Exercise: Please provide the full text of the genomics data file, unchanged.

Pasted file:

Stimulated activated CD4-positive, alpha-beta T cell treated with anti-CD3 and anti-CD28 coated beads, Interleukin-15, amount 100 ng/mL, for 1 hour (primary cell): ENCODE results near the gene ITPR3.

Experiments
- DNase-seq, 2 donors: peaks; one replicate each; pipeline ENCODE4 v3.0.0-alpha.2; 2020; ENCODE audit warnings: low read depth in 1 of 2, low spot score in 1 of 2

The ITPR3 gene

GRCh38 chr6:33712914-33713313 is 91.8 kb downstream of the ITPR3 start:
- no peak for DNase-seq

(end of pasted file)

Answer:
Stimulated activated CD4-positive, alpha-beta T cell treated with anti-CD3 and anti-CD28 coated beads, Interleukin-15, amount 100 ng/mL, for 1 hour (primary cell): ENCODE results near the gene ITPR3.

Experiments
- DNase-seq, 2 donors: peaks; one replicate each; pipeline ENCODE4 v3.0.0-alpha.2; 2020; ENCODE audit warnings: low read depth in 1 of 2, low spot score in 1 of 2

The ITPR3 gene

GRCh38 chr6:33712914-33713313 is 91.8 kb downstream of the ITPR3 start:
- no peak for DNase-seq